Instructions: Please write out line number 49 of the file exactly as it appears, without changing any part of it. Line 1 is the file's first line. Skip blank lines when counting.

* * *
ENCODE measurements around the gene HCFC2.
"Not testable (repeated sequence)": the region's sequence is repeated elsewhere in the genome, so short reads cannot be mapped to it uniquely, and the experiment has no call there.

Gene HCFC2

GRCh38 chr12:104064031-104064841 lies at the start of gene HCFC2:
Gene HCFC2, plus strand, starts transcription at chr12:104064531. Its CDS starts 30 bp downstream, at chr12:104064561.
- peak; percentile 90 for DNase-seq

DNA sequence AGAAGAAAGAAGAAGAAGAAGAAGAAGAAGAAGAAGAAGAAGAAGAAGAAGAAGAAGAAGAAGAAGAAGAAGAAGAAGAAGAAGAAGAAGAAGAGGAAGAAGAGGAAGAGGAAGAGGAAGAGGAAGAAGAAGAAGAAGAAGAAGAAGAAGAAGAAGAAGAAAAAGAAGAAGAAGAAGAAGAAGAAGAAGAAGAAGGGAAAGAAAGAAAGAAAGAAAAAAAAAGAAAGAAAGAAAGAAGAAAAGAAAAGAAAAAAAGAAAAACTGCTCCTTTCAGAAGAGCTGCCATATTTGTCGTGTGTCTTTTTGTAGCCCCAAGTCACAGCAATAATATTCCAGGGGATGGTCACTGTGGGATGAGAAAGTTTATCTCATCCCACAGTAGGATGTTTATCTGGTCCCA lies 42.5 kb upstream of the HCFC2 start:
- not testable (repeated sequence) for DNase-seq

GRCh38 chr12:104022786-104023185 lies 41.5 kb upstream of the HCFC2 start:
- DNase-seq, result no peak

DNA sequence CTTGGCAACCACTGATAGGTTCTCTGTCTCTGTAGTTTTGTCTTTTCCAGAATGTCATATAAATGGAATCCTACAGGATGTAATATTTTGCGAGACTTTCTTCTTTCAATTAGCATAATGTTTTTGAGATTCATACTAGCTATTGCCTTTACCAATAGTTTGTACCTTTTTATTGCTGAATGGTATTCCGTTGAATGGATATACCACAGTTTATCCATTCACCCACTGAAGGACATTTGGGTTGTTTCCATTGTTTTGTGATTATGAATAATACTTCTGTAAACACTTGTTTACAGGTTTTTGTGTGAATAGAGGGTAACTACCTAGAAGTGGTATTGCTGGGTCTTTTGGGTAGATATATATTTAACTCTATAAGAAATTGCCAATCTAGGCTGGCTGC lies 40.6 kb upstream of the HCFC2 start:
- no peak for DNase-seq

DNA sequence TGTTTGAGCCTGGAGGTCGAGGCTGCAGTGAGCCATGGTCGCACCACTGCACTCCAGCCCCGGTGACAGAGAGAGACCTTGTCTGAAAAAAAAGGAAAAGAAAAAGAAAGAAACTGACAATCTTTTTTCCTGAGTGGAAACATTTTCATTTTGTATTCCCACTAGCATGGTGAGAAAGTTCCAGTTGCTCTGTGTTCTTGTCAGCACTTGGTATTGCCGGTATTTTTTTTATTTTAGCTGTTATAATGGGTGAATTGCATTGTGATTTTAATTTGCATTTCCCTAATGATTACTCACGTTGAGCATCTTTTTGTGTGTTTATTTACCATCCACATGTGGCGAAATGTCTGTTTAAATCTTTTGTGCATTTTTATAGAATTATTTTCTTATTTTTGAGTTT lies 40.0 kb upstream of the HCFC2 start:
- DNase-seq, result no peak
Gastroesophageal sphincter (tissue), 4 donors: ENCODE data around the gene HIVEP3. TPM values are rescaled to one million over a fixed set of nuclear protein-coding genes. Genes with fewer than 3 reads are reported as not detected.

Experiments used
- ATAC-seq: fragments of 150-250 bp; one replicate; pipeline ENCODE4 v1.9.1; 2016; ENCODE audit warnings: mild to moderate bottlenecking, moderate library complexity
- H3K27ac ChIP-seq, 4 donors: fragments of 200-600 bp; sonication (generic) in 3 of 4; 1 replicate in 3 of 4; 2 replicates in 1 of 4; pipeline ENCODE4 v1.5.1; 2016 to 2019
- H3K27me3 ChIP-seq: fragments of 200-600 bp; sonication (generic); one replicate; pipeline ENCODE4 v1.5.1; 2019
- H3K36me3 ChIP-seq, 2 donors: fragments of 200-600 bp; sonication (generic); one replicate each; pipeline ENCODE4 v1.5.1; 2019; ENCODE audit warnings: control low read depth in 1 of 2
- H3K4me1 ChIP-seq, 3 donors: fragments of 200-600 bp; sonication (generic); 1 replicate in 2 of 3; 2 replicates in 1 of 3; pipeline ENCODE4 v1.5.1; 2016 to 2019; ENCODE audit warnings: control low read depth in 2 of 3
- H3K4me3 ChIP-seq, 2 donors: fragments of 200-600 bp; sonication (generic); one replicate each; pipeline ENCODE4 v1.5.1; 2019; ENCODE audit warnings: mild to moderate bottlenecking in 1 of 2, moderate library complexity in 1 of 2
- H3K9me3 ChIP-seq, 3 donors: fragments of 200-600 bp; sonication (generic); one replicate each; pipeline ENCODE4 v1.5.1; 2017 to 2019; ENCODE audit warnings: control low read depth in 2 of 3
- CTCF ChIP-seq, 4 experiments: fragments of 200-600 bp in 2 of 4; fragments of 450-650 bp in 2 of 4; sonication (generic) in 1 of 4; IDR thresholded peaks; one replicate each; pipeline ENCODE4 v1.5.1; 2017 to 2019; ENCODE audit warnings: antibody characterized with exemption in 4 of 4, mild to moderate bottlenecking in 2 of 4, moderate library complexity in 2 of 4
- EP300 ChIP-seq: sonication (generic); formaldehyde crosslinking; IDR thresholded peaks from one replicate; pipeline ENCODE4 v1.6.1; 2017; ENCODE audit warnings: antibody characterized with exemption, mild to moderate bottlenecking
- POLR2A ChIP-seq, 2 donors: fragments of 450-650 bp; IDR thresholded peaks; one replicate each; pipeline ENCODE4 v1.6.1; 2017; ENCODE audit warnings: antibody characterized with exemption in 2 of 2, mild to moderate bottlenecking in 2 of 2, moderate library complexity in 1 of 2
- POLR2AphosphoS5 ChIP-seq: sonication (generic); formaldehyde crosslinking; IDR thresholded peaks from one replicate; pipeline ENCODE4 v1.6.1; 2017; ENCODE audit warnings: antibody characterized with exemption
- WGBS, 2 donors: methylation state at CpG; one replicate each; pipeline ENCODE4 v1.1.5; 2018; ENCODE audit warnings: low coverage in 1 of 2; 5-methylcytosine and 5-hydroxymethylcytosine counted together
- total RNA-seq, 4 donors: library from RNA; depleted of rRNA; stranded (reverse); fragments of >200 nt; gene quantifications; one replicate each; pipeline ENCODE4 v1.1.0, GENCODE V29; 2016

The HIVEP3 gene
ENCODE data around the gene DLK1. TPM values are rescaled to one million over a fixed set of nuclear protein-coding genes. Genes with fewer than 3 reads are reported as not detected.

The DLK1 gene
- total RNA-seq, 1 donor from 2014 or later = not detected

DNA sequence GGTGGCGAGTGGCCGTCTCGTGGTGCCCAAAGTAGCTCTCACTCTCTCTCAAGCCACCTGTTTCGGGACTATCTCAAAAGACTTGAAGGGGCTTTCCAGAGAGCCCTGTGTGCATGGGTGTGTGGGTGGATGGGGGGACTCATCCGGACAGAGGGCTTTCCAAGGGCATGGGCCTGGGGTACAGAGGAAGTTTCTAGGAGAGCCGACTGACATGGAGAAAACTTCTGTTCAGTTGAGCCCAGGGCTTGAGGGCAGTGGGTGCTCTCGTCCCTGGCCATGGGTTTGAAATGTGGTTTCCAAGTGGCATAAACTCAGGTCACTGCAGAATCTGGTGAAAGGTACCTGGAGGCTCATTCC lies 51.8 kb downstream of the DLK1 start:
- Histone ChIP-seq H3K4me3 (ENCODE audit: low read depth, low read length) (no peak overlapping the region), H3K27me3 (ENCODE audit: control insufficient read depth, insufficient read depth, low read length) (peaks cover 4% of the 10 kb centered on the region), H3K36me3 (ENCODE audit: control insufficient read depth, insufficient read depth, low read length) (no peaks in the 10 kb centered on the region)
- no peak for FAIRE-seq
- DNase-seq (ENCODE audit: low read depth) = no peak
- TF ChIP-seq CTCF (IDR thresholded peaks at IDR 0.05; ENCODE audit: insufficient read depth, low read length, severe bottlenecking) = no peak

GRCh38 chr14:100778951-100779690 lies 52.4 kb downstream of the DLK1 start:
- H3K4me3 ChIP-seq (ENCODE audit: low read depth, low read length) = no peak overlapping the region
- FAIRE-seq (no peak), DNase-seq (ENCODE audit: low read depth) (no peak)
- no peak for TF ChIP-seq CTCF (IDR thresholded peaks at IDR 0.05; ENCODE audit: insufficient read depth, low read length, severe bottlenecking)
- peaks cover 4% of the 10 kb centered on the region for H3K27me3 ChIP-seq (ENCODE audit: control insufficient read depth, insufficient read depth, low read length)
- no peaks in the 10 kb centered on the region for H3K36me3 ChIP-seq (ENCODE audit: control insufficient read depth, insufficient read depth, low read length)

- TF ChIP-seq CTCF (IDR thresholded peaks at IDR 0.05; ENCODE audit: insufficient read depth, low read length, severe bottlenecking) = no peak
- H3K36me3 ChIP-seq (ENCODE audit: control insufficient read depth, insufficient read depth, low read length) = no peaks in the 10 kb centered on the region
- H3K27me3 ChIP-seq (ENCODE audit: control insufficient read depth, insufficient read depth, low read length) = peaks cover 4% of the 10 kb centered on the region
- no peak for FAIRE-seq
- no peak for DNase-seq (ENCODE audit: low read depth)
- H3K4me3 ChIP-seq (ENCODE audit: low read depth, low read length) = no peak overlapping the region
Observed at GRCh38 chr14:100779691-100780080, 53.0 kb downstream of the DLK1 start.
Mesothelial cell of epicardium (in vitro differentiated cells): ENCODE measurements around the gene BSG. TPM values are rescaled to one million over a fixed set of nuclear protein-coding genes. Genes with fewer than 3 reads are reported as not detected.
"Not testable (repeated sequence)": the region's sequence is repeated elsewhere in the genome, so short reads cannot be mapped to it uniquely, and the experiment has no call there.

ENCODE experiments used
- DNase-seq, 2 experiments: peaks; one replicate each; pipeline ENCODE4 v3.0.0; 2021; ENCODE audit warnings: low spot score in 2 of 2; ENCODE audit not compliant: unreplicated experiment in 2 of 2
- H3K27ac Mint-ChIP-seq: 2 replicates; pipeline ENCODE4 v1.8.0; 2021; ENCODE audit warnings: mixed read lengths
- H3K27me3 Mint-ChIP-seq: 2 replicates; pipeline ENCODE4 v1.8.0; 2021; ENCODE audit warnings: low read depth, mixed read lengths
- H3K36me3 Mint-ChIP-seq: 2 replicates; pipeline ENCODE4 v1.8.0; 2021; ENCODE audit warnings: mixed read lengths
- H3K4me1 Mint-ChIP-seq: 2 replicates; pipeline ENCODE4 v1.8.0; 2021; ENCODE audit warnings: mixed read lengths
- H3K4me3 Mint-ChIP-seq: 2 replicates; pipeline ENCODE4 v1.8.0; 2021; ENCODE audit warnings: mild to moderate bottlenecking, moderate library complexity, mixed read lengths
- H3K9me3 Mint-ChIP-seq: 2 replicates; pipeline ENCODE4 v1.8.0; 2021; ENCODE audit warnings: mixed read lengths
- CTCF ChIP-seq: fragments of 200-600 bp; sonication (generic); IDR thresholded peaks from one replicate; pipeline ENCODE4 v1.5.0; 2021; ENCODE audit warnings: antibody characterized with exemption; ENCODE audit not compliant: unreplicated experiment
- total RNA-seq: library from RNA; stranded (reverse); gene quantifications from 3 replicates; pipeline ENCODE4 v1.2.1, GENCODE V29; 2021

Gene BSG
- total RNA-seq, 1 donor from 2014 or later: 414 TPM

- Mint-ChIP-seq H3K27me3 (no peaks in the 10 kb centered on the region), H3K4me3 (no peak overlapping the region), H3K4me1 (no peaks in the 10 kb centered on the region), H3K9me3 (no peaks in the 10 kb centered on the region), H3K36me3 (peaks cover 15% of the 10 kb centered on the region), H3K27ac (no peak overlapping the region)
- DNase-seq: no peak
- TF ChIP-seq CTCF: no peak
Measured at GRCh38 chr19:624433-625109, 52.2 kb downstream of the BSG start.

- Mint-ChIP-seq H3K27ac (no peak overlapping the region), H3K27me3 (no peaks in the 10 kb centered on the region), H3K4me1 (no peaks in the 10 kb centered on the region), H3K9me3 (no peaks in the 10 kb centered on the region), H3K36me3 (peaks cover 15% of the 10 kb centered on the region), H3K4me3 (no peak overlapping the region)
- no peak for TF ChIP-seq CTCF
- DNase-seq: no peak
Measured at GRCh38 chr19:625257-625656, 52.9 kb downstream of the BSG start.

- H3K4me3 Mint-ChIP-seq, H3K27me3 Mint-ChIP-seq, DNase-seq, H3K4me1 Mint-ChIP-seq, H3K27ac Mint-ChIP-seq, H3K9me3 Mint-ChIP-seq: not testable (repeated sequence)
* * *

- no peak for DNase-seq (ENCODE audit: low read depth)